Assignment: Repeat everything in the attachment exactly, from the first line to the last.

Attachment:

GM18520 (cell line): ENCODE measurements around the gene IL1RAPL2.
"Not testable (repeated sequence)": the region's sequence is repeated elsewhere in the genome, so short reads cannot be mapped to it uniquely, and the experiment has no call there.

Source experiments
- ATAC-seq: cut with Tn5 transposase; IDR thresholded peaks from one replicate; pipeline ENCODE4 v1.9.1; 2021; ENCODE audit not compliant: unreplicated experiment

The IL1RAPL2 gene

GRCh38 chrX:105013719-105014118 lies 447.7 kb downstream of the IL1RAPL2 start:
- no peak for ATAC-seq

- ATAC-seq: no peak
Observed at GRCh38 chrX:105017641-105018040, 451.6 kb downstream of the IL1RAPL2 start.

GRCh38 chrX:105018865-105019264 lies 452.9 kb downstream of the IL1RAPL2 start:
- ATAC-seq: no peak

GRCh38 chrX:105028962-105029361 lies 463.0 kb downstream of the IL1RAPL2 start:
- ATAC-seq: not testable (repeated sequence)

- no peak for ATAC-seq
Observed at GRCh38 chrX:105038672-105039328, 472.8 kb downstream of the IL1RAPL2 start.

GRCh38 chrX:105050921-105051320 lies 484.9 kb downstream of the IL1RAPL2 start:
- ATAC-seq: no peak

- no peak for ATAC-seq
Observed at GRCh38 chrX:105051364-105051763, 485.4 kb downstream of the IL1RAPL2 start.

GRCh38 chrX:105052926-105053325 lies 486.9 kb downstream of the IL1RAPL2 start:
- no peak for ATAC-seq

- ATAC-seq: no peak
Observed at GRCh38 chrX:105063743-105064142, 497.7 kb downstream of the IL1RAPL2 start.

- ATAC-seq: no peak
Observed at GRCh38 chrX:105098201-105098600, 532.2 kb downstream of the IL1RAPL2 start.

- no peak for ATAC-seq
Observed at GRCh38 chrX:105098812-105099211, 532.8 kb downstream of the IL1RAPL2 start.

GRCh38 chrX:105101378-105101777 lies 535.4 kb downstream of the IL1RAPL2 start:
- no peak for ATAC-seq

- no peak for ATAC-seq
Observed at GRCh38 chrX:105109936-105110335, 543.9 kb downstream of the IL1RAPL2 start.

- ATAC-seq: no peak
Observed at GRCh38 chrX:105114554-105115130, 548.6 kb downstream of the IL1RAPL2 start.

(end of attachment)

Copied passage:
GM18520 (cell line): ENCODE measurements around the gene IL1RAPL2.
"Not testable (repeated sequence)": the region's sequence is repeated elsewhere in the genome, so short reads cannot be mapped to it uniquely, and the experiment has no call there.

Source experiments
- ATAC-seq: cut with Tn5 transposase; IDR thresholded peaks from one replicate; pipeline ENCODE4 v1.9.1; 2021; ENCODE audit not compliant: unreplicated experiment

The IL1RAPL2 gene

GRCh38 chrX:105013719-105014118 lies 447.7 kb downstream of the IL1RAPL2 start:
- no peak for ATAC-seq

- ATAC-seq: no peak
Observed at GRCh38 chrX:105017641-105018040, 451.6 kb downstream of the IL1RAPL2 start.

GRCh38 chrX:105018865-105019264 lies 452.9 kb downstream of the IL1RAPL2 start:
- ATAC-seq: no peak

GRCh38 chrX:105028962-105029361 lies 463.0 kb downstream of the IL1RAPL2 start:
- ATAC-seq: not testable (repeated sequence)

- no peak for ATAC-seq
Observed at GRCh38 chrX:105038672-105039328, 472.8 kb downstream of the IL1RAPL2 start.

GRCh38 chrX:105050921-105051320 lies 484.9 kb downstream of the IL1RAPL2 start:
- ATAC-seq: no peak

- no peak for ATAC-seq
Observed at GRCh38 chrX:105051364-105051763, 485.4 kb downstream of the IL1RAPL2 start.

GRCh38 chrX:105052926-105053325 lies 486.9 kb downstream of the IL1RAPL2 start:
- no peak for ATAC-seq

- ATAC-seq: no peak
Observed at GRCh38 chrX:105063743-105064142, 497.7 kb downstream of the IL1RAPL2 start.

- ATAC-seq: no peak
Observed at GRCh38 chrX:105098201-105098600, 532.2 kb downstream of the IL1RAPL2 start.

- no peak for ATAC-seq
Observed at GRCh38 chrX:105098812-105099211, 532.8 kb downstream of the IL1RAPL2 start.

GRCh38 chrX:105101378-105101777 lies 535.4 kb downstream of the IL1RAPL2 start:
- no peak for ATAC-seq

- no peak for ATAC-seq
Observed at GRCh38 chrX:105109936-105110335, 543.9 kb downstream of the IL1RAPL2 start.

- ATAC-seq: no peak
Observed at GRCh38 chrX:105114554-105115130, 548.6 kb downstream of the IL1RAPL2 start.